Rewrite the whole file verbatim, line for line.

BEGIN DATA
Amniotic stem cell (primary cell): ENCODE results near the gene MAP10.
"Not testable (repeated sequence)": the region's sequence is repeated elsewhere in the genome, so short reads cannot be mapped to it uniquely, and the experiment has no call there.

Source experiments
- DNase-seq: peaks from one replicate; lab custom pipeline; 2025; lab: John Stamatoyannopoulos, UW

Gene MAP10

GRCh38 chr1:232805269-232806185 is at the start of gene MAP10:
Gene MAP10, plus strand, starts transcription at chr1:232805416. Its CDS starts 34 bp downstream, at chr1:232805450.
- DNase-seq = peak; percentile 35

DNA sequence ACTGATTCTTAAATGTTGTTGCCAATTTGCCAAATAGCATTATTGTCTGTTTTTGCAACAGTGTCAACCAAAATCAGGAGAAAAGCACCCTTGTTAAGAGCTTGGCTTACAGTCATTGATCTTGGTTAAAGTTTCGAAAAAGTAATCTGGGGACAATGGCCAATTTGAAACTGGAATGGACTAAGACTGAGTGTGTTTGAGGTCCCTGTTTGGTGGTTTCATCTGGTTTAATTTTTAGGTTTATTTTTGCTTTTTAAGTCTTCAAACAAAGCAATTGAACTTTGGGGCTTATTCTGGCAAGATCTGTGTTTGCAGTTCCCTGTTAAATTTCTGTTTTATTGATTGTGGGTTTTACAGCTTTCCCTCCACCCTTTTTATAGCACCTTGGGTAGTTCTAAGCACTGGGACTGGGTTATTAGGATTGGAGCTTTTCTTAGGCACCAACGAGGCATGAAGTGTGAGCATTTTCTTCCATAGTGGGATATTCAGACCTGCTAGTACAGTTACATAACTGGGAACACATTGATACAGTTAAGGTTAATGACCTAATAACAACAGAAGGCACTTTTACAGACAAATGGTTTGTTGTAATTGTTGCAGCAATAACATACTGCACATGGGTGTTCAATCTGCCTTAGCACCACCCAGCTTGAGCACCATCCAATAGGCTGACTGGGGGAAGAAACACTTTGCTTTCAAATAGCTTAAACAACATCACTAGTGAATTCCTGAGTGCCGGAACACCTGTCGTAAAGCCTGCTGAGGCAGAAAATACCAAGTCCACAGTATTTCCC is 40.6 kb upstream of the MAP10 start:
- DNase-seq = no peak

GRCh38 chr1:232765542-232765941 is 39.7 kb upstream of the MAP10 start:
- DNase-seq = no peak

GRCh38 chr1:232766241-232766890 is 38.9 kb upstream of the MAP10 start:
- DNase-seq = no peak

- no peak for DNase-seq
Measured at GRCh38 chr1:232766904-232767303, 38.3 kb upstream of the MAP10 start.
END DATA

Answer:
Amniotic stem cell (primary cell): ENCODE results near the gene MAP10.
"Not testable (repeated sequence)": the region's sequence is repeated elsewhere in the genome, so short reads cannot be mapped to it uniquely, and the experiment has no call there.

Source experiments
- DNase-seq: peaks from one replicate; lab custom pipeline; 2025; lab: John Stamatoyannopoulos, UW

Gene MAP10

GRCh38 chr1:232805269-232806185 is at the start of gene MAP10:
Gene MAP10, plus strand, starts transcription at chr1:232805416. Its CDS starts 34 bp downstream, at chr1:232805450.
- DNase-seq = peak; percentile 35

DNA sequence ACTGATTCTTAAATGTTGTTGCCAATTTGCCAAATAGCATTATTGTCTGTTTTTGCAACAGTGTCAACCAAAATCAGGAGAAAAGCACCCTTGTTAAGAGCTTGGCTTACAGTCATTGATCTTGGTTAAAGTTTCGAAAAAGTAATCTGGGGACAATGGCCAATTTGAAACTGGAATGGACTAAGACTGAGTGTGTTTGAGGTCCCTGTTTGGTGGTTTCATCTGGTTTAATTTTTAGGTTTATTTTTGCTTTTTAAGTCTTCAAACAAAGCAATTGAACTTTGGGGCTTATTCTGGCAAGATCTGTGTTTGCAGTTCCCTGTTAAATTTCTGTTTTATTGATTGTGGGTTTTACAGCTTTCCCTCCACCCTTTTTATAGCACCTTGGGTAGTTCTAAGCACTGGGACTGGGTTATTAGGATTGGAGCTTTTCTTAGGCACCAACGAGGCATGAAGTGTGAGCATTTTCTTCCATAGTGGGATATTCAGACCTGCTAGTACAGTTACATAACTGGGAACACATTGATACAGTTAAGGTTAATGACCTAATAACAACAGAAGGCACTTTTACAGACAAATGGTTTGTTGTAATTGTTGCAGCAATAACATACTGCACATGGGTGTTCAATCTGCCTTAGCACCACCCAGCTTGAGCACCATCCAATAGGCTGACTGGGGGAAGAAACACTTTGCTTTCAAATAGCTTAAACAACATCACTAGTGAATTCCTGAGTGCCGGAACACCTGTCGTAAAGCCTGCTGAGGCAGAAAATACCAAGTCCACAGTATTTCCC is 40.6 kb upstream of the MAP10 start:
- DNase-seq = no peak

GRCh38 chr1:232765542-232765941 is 39.7 kb upstream of the MAP10 start:
- DNase-seq = no peak

GRCh38 chr1:232766241-232766890 is 38.9 kb upstream of the MAP10 start:
- DNase-seq = no peak

- no peak for DNase-seq
Measured at GRCh38 chr1:232766904-232767303, 38.3 kb upstream of the MAP10 start.